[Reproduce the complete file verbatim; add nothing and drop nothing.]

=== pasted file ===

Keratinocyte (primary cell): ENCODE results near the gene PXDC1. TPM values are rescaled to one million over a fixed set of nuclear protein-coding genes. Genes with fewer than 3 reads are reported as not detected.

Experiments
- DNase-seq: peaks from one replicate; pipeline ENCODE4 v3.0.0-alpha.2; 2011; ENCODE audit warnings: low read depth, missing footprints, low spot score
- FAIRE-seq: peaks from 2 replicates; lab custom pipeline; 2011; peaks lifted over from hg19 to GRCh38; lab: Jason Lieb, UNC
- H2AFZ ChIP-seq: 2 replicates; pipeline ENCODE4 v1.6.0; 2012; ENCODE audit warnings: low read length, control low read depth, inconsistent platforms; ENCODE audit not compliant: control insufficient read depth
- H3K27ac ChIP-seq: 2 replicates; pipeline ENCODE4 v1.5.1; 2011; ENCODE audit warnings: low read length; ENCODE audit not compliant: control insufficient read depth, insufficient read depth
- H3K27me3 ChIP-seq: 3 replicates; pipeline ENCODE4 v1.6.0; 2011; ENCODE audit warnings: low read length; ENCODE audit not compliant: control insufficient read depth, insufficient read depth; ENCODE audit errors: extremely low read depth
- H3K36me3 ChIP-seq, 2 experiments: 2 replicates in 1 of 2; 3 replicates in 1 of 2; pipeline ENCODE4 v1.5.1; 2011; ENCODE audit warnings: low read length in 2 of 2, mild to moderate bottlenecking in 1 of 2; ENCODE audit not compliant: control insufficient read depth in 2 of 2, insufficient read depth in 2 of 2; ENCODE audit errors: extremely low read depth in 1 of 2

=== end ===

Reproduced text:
Keratinocyte (primary cell): ENCODE results near the gene PXDC1. TPM values are rescaled to one million over a fixed set of nuclear protein-coding genes. Genes with fewer than 3 reads are reported as not detected.

Experiments
- DNase-seq: peaks from one replicate; pipeline ENCODE4 v3.0.0-alpha.2; 2011; ENCODE audit warnings: low read depth, missing footprints, low spot score
- FAIRE-seq: peaks from 2 replicates; lab custom pipeline; 2011; peaks lifted over from hg19 to GRCh38; lab: Jason Lieb, UNC
- H2AFZ ChIP-seq: 2 replicates; pipeline ENCODE4 v1.6.0; 2012; ENCODE audit warnings: low read length, control low read depth, inconsistent platforms; ENCODE audit not compliant: control insufficient read depth
- H3K27ac ChIP-seq: 2 replicates; pipeline ENCODE4 v1.5.1; 2011; ENCODE audit warnings: low read length; ENCODE audit not compliant: control insufficient read depth, insufficient read depth
- H3K27me3 ChIP-seq: 3 replicates; pipeline ENCODE4 v1.6.0; 2011; ENCODE audit warnings: low read length; ENCODE audit not compliant: control insufficient read depth, insufficient read depth; ENCODE audit errors: extremely low read depth
- H3K36me3 ChIP-seq, 2 experiments: 2 replicates in 1 of 2; 3 replicates in 1 of 2; pipeline ENCODE4 v1.5.1; 2011; ENCODE audit warnings: low read length in 2 of 2, mild to moderate bottlenecking in 1 of 2; ENCODE audit not compliant: control insufficient read depth in 2 of 2, insufficient read depth in 2 of 2; ENCODE audit errors: extremely low read depth in 1 of 2